Understanding patient health-seeking behaviour to optimise the uptake of cataract surgery in rural Kenya, Zambia and Uganda: findings from a multisite qualitative study

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Understanding patient health-seeking behaviour to optimise the uptake of cataract surgery in rural Kenya, Zambia and Uganda: findings from a multisite qualitative study


JournalInternational Health
Article typeJournal research article – Clinical research
Publication date – Sep – 2021
Authors – Stevens Bechange, Emma Jolley, Patrick Tobi, Eunice Mailu, Juliet Sentongo, Titamenji Chulu, Maurice Abony, Moses Chege, Glenda Mulenga, Johnson Ngorok, Tesfaye Adera, Elena Schmidt
Keywordsaccess to eye care, Cataract surgery, health system, health-seeking behaviour, Sub-Saharan Africa, uptake of services
Open access – Yes
SpecialityHealth policy, Ophthalmology
World region Eastern Africa, Southern Africa
Country: Kenya, Uganda, Zambia
Language – English
Submitted to the One Surgery Index on October 4, 2021 at 4:00 am
Abstract:

Background
Cataract is a major cause of visual impairment globally, affecting 15.2 million people who are blind, and another 78.8 million who have moderate or severe visual impairment. This study was designed to explore factors that influence the uptake of surgery offered to patients with operable cataract in a free-of-charge, community-based eye health programme.

Methods
Focus group discussions and in-depth interviews were conducted with patients and healthcare providers in rural Zambia, Kenya and Uganda during 2018–2019. We identified participants using purposive sampling. Thematic analysis was conducted using a combination of an inductive and deductive team-based approach.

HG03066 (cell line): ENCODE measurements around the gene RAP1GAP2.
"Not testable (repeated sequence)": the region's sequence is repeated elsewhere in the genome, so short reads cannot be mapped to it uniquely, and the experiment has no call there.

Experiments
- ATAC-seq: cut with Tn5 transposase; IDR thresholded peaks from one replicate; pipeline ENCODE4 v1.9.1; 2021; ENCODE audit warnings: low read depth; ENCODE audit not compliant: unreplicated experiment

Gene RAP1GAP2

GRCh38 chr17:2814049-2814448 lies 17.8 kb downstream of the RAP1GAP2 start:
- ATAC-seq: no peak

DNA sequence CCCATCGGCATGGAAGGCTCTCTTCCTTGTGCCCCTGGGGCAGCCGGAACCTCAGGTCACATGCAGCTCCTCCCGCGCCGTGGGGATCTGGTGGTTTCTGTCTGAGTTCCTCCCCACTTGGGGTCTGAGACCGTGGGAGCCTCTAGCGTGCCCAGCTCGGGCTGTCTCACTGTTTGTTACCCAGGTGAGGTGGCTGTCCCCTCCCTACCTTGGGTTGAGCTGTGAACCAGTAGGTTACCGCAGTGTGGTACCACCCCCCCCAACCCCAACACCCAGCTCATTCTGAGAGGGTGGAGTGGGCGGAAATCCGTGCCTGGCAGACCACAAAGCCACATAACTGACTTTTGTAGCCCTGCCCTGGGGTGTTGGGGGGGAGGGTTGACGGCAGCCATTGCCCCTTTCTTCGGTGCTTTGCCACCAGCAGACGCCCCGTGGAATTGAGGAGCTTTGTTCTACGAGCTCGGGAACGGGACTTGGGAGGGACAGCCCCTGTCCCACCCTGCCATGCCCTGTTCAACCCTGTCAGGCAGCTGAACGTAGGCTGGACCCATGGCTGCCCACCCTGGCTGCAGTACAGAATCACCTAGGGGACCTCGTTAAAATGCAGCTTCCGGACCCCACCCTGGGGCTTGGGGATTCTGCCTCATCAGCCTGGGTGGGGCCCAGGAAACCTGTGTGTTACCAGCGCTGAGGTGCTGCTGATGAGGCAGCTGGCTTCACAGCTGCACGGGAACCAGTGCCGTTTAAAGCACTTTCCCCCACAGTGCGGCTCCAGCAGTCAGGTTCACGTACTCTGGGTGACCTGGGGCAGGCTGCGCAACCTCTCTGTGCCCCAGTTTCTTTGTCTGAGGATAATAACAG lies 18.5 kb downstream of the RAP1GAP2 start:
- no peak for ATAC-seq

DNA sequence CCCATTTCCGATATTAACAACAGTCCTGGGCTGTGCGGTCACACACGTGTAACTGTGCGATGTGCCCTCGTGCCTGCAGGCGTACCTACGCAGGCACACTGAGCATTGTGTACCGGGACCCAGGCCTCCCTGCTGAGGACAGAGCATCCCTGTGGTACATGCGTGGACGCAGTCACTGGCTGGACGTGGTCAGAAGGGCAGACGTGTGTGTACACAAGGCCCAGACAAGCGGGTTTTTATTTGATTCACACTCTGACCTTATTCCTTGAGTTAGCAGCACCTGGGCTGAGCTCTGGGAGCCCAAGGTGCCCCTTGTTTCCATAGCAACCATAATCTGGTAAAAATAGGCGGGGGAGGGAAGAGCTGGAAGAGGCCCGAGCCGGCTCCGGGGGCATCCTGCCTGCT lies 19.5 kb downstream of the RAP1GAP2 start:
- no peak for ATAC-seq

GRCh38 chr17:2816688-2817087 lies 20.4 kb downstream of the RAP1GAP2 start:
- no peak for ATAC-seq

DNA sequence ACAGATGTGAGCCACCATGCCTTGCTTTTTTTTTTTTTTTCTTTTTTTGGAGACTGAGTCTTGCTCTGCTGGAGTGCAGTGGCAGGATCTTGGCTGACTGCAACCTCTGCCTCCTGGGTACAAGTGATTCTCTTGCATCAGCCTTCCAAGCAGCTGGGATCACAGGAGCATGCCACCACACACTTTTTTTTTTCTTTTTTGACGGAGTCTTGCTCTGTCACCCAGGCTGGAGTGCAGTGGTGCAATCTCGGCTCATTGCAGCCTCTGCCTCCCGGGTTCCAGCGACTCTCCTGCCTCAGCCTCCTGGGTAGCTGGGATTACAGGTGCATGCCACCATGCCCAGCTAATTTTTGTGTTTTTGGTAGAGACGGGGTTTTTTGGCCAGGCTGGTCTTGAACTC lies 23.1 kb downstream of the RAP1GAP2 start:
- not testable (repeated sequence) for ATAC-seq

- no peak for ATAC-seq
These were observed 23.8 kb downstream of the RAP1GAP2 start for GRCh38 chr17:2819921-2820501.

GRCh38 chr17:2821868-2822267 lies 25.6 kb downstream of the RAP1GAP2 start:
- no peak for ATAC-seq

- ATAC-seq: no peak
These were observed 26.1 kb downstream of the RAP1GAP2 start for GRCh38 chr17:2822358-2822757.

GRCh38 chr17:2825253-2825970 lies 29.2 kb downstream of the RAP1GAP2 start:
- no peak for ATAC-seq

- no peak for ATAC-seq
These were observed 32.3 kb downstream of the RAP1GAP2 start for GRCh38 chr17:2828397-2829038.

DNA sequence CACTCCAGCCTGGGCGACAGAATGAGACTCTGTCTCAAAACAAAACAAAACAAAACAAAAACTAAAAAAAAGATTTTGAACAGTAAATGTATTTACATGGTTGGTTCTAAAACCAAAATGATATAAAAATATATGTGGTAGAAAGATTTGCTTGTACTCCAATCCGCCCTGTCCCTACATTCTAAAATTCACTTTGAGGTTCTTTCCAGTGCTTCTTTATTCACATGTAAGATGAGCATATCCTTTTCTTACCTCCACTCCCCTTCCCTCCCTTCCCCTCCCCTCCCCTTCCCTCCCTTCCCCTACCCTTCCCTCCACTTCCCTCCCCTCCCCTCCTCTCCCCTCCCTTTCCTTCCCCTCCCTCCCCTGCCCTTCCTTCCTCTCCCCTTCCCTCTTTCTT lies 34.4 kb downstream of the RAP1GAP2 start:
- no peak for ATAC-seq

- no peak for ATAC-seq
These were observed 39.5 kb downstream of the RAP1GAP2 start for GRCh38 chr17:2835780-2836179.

Results
Participants consisted of 131 healthcare providers and 294 patients. Two-thirds of patients had been operated on for cataract. Two major themes emerged: (1) surgery enablers, including a desire to regain control of their lives, the positive testimonies of others, family support, as well as free surgery, medication and food; and (2) barriers to surgery, including cultural and social factors, as well as the inadequacies of the healthcare delivery system.

Conclusions
Cultural, social and health system realities impact decisions made by patients about cataract surgery uptake. This study highlights the importance of demand segmentation and improving the quality of services, based on patients’ expectations and needs, as strategies for increasing cataract surgery uptake.

OSI Number – 21276

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